At Least 5 Dead As Hemorrhagic Marburg Virus Spreads To Tanzania

(Photo credit should read FLORENCE PANOUSSIAN/AFP via Getty Images)

Kay Smythe News and Commentary Writer
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An outbreak of the rare, deadly Marburg virus has spread from Equatorial Guinea to Tanzania, killing at least five people in the African nation, according to Wednesday reports.

Cases of the horrific hemorrhagic fever were confirmed in Equatorial Guinea in February, where nine people died. Reports released by the BBC on Wednesday claim that five people have now died of the highly-infectious, Ebola-like virus in the north-west region of Tanzania.

Tanzania’s Health Minister Ummy Mwalimu said the outbreak had been contained and is confident it will not spread any further, but three individuals are still being treated in hospital. Authorities are also still trying to track at least 161 people who may have contracted the virus through contact with those already sickened.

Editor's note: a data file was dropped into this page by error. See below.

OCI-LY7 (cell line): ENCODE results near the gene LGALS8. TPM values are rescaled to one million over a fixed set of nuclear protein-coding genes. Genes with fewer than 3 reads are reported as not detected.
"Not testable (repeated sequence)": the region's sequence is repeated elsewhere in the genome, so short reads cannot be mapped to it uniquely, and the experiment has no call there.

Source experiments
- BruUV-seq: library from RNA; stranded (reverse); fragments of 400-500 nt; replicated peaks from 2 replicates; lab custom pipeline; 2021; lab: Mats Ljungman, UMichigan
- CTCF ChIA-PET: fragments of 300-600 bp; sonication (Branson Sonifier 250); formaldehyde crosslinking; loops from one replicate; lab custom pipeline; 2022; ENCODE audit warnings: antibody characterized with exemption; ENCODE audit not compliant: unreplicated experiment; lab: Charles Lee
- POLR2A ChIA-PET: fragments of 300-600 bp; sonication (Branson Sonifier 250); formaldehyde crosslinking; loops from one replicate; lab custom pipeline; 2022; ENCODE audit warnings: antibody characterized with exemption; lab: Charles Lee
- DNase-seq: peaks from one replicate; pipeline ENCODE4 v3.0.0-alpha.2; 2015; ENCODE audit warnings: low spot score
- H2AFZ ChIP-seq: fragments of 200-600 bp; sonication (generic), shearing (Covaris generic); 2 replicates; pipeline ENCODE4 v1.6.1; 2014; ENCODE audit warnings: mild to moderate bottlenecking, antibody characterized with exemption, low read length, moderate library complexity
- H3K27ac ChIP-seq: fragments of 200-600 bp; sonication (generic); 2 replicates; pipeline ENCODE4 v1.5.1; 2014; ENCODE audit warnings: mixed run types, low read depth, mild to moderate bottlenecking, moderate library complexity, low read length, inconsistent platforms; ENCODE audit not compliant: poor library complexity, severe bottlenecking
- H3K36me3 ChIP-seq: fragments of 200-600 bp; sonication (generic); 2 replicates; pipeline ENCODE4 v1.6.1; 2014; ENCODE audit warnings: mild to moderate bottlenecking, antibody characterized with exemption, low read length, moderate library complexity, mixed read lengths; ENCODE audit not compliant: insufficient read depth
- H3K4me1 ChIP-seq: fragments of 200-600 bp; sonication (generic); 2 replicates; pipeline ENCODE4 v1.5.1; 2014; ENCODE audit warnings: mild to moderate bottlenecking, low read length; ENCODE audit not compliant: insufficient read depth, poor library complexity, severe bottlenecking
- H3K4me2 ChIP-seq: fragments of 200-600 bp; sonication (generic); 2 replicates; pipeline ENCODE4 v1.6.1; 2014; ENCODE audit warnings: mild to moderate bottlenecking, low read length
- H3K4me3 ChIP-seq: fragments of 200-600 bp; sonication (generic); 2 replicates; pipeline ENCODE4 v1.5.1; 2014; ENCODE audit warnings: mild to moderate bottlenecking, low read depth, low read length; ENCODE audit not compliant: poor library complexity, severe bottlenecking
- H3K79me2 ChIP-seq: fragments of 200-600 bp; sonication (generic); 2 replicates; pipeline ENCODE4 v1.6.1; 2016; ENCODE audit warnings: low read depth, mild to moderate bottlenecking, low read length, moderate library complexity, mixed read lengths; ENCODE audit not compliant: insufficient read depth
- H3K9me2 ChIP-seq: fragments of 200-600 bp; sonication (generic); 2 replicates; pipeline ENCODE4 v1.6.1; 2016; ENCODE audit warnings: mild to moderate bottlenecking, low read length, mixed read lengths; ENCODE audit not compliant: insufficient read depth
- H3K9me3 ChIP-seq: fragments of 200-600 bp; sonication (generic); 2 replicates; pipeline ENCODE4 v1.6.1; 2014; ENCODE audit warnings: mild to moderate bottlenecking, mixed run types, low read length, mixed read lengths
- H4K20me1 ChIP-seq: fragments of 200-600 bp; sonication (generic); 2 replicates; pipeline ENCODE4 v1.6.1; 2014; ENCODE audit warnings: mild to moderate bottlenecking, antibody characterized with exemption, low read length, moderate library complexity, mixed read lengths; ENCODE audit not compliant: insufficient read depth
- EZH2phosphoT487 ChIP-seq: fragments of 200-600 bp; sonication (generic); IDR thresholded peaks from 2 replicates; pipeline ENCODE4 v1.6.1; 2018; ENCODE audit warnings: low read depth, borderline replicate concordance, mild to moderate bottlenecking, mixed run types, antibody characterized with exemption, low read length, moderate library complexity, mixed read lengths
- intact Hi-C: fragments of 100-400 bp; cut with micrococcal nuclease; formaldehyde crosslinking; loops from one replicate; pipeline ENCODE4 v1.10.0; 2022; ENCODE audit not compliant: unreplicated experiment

“The efforts by Tanzania’s health authorities to establish the cause of the disease is a clear indication of the determination to effectively respond to the outbreak,” World Health Organization Director for Africa Dr. Matshidiso Moeti said of the situation, the BBC noted.

Moeti made almost the exact same statement when Equatorial Guinea first confirmed its outbreak. WHO has deployed experts in the virus to strengthen the response to the outbreak, according to a press release. (RELATED: REPORT: Strange New Virus With High Fatality Rate In China Has Infected 35 People)

Marburg virus is in the same family as Ebola and has a case-fatality ratio of roughly 88%, WHO noted. People typically die within 9-10 days after symptoms start, with transmission occurring through direct contact with infected bodily fluids. People can incubate the virus for almost three weeks before showing symptoms.